The following is a simple pattern for Beer Socks. The finished material is stretchy enough to fit most beer cans and bottles. The socks help keep your beer cold with the added benefit of keep condensation off your hands.

This is a simple pattern that requires basic knitting skills.  Once you get started, this is a quick project; the hardest part is knitting in the round.

The yarn pictured here is Sensations Smania Yarn which is a ribbon type yarn, but you can use any medium weight wool blend or cotton blend yarn. You can make about 4 - 6 beer socks from one skein of this particular yarn - figure 24 yards for each sock.

You will need:

  • a set of 4 size 6 US double pointed knitting needles
  • a stitch marker
  • scissors and yarn needle

Cast on 36 stitches. Evenly distribute your stitches onto 3 double pointed needles - 12 stitches per needle. Join in round; be sure to arrange the stitches so that they are not twisted. Place a stitch marker if desired to mark end of round.

Using the free needle, knit the first stitch. Pull the loop on the right needle through the stitch on the left needle.

Continue knitting with the free needle in a ribbed pattern - knit 2, purl 2 around - working the stitches on the left needle.

When all the stitches are worked off the left needle, that one will become the free needle and work the stitches off of the next needle in the "triangle".

When you get to the stitch marker, you've reached the end of the first row.

Continue working in the established ribbed pattern for 3.5 to 4 inches.

Bind off loosely. Cut yarn and weave in ends.

Thursday, July 28, 2016

Cooking with Beer - Beerific Tequila Tacos

What's better than taco night? Tacos and beer!

Scratch that.  Tacos made with beer! And tequila.


This from-scratch recipe is oh-so-much better than the packaged taco seasoning mix; mouthwatering and savory. Fresh veggies and the combination of spices is wonderful. The jalapenos and spicy pepper beer give the mixture a kick. The tequila sends it into a whole other realm of awesomeness.

Totally drool-worthy.

Beerific Tequila Tacos

Taco Meat

1 Tablespoon Butter
1 Red Onion, Chopped
3 Large Garlic Cloves, Finely Chopped
1 Large Tomato, Chopped
1/4 Cup (or more) Pickled Jalapenos
1/4 Cup Fresh Cilantro
1 Teaspoon Sazon Adobo Seasoning
1 Teaspoon Tony Chachere's Seasoning
2 Teaspoons Chili Powder
2 Teaspoon Ground Cumin
3/4 Pound Ground Beef
3/4 Pound Ground Pork
12-Ounce Can Twisted X Fuego Pepper Beer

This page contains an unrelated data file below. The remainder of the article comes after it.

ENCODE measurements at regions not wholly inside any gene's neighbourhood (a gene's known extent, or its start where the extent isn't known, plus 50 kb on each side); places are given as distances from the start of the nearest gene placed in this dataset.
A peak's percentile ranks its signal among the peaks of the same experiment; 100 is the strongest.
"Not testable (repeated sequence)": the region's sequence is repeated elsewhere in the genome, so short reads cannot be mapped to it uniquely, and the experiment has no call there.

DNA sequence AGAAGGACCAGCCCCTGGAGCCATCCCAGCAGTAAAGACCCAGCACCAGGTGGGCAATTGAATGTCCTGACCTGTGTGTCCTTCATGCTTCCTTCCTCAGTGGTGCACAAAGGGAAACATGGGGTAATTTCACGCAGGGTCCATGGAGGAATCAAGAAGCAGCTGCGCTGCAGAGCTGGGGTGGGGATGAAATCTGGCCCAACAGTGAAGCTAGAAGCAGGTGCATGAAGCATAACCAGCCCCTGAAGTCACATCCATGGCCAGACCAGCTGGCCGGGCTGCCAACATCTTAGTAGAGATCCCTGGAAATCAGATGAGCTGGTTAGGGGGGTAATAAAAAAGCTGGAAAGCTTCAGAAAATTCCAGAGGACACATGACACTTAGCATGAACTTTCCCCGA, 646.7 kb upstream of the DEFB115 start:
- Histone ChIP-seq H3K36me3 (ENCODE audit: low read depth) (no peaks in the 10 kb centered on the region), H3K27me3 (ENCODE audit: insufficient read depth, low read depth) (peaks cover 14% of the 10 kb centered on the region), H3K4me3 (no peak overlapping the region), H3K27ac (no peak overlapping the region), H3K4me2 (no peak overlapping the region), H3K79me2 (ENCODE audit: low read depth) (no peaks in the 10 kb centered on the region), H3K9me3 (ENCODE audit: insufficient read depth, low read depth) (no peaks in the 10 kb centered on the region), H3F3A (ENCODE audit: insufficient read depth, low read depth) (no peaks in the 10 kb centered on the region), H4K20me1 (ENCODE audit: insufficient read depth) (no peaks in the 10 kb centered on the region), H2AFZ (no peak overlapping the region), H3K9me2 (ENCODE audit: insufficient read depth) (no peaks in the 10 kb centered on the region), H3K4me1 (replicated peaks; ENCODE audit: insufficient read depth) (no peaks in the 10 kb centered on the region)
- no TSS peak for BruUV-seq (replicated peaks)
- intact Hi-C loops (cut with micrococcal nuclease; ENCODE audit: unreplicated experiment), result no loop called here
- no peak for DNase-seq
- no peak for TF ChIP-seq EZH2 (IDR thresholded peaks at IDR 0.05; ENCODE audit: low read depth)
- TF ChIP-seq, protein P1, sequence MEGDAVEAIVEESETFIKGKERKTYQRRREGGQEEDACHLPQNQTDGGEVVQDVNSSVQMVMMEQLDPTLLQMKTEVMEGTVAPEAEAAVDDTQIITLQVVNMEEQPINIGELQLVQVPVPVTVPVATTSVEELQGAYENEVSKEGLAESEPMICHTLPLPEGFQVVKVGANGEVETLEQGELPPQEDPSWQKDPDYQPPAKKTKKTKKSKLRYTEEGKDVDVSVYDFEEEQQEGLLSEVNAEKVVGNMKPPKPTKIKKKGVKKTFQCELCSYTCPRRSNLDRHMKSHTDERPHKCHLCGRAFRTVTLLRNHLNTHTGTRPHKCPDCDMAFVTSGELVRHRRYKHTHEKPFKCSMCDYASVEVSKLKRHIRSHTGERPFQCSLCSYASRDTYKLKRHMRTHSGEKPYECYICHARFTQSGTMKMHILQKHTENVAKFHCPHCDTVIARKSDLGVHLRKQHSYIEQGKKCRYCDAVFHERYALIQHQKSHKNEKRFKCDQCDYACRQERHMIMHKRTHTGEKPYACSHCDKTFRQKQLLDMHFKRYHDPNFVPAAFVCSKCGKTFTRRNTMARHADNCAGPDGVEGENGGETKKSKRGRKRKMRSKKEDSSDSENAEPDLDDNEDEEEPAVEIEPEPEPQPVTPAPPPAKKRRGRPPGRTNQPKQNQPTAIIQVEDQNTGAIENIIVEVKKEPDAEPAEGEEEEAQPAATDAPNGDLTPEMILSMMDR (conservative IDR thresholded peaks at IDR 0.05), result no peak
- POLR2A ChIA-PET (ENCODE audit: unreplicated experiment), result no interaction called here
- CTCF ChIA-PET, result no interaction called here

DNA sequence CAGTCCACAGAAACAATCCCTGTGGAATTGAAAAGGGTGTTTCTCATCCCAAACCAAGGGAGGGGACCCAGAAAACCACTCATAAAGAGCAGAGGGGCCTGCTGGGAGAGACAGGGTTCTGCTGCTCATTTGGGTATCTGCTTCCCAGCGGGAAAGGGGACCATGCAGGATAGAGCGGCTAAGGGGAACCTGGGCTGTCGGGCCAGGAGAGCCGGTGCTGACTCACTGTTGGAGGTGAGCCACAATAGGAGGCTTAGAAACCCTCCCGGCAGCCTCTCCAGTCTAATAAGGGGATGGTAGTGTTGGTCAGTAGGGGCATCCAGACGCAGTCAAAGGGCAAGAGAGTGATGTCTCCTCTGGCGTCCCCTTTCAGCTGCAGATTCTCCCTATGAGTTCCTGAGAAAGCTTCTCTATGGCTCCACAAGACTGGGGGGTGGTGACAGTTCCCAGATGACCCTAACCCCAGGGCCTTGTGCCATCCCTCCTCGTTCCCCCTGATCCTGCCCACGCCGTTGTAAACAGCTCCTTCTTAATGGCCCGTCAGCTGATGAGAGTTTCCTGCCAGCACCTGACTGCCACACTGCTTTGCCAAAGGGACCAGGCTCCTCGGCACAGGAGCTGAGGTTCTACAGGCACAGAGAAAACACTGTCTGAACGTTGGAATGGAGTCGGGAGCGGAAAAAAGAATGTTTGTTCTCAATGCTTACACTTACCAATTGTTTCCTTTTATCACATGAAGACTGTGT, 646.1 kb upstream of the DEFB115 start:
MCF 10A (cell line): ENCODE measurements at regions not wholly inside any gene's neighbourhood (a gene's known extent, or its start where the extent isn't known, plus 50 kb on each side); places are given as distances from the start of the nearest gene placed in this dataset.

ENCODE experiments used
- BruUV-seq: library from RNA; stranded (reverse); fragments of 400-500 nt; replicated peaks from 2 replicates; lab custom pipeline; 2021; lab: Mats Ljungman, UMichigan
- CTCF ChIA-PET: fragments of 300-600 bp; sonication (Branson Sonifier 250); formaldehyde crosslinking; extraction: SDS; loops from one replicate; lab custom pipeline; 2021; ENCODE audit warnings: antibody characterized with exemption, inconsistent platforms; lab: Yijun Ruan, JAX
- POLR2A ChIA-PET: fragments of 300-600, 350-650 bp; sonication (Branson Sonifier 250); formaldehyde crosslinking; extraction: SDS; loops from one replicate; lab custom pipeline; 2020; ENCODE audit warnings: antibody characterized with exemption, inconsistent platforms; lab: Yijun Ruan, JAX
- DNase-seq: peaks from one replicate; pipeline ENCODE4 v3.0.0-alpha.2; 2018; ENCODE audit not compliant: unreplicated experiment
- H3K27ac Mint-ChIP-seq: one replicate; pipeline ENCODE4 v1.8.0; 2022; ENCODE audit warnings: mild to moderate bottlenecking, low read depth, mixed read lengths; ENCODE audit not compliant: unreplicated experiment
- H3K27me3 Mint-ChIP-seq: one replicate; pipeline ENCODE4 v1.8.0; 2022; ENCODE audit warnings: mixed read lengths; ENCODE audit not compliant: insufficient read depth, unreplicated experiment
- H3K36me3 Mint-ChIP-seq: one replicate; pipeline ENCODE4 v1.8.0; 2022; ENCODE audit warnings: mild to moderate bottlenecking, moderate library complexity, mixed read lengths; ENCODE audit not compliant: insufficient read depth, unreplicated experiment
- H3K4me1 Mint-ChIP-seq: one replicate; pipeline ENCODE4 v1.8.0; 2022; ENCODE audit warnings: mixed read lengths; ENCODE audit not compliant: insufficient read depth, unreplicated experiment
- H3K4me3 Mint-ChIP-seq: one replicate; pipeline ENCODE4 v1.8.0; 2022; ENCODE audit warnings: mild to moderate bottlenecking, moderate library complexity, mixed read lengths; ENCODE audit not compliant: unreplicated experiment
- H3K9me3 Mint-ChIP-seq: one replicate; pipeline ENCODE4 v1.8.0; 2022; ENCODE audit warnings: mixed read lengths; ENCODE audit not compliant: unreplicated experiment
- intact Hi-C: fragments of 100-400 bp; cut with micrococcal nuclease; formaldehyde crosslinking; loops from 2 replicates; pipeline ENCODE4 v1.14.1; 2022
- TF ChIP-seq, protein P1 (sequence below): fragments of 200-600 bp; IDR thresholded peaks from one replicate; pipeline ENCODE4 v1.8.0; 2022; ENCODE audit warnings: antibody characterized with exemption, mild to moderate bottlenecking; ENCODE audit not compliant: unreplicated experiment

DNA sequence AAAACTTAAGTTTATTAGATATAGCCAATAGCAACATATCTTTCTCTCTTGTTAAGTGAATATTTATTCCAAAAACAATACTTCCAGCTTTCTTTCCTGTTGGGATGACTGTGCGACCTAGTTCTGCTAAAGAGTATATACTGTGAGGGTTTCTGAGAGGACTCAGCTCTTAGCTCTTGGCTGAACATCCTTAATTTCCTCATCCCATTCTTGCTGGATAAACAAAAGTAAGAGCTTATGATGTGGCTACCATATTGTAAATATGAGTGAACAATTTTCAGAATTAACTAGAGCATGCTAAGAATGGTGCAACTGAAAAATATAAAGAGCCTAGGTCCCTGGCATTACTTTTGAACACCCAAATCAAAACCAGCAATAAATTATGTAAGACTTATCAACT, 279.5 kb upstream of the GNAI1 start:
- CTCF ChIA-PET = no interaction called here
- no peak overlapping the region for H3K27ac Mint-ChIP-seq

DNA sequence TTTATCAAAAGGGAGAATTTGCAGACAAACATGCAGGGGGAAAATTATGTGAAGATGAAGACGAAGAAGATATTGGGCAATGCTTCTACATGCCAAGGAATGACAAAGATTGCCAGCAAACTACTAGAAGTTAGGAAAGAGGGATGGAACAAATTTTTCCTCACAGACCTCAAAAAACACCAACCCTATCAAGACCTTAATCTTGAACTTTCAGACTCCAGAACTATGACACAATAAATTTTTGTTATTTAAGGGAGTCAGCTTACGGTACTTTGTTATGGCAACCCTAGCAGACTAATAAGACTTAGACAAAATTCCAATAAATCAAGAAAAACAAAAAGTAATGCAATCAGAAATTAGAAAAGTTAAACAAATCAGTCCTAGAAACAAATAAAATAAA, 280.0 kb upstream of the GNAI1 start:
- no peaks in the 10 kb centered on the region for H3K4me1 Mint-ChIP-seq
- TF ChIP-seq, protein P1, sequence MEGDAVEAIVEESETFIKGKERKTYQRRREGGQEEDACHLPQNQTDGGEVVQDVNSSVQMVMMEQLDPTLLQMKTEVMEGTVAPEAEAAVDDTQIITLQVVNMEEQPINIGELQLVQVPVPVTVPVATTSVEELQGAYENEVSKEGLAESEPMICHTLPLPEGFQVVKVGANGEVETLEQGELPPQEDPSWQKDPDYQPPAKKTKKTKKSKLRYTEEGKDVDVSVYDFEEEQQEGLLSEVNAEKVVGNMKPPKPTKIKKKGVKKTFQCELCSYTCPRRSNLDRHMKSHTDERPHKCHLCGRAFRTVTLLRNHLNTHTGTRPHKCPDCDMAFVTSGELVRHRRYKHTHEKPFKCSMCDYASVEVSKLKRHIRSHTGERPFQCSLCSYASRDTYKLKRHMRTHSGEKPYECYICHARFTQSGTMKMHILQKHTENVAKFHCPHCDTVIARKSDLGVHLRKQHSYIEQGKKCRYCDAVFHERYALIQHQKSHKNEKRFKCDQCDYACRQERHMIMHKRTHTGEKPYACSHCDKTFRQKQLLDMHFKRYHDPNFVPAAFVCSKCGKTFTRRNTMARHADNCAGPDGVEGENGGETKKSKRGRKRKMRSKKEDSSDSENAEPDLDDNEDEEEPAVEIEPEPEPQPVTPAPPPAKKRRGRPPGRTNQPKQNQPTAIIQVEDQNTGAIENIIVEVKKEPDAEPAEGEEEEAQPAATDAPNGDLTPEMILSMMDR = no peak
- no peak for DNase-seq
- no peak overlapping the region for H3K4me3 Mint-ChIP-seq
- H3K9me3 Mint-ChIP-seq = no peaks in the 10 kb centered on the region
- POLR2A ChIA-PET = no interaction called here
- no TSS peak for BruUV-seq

(or other spicy pepper beer)
3 Ounces Tequila

Toppings and stuff

Taco Shells
Pickled Jalapenos
Shredded Lettuce
Avocado/Tomato Salad (recipe below)
Shredded Mexican Cheese Mix
Sour Cream
Hot Sauce

Melt butter in a large skillet over medium heat. Once hot, saute the onions, cilantro,
and garlic until soft and translucent, 6 to 8 minutes. Pour a shot of tequila into the pan and mix with the sauteed garlic and onions. Add the tomatoes and jalapenos to mixture. Stir in the spices, seasonings, and 3 ounces of the beer. Bring to a simmer and cook uncovered for about 5 minutes.

Add the ground beef and pork to the pan. Break up into bits with the back of a wooden spoon. Allow to brown a bit then add the 3 more ounces of beer and another shot of tequila.  Bring to a boil then turn heat down to medium low. Cook the meat, stirring occasionally until most of the liquid has evaporated, about 20 minutes.

Pour another shot of tequila and pour the remaining beer into a glass. Set aside.

Avocado Tomato Salad: Chop a small tomato. Slice a medium avocado. Add both to a small bowl. Sprinkle with kosher salt. Squeeze a half a lime over top and gently mix. Refrigerate until ready to put the tacos together.

When the meat is cooked, remove it from the  from heat and make yourself a pile of wicked good tacos. Enjoy the shot of tequila and glass of pepper beer with your tacos.

Saturday, June 11, 2016

If we're lucky, there will be beer there

My husband shared an article with me on 
alternate uses for beer.  I know he was trying to help me with blog content but I’m still surprised.  As far as he’s concerned any use for beer, other than drinking it, is considered alcohol abuse.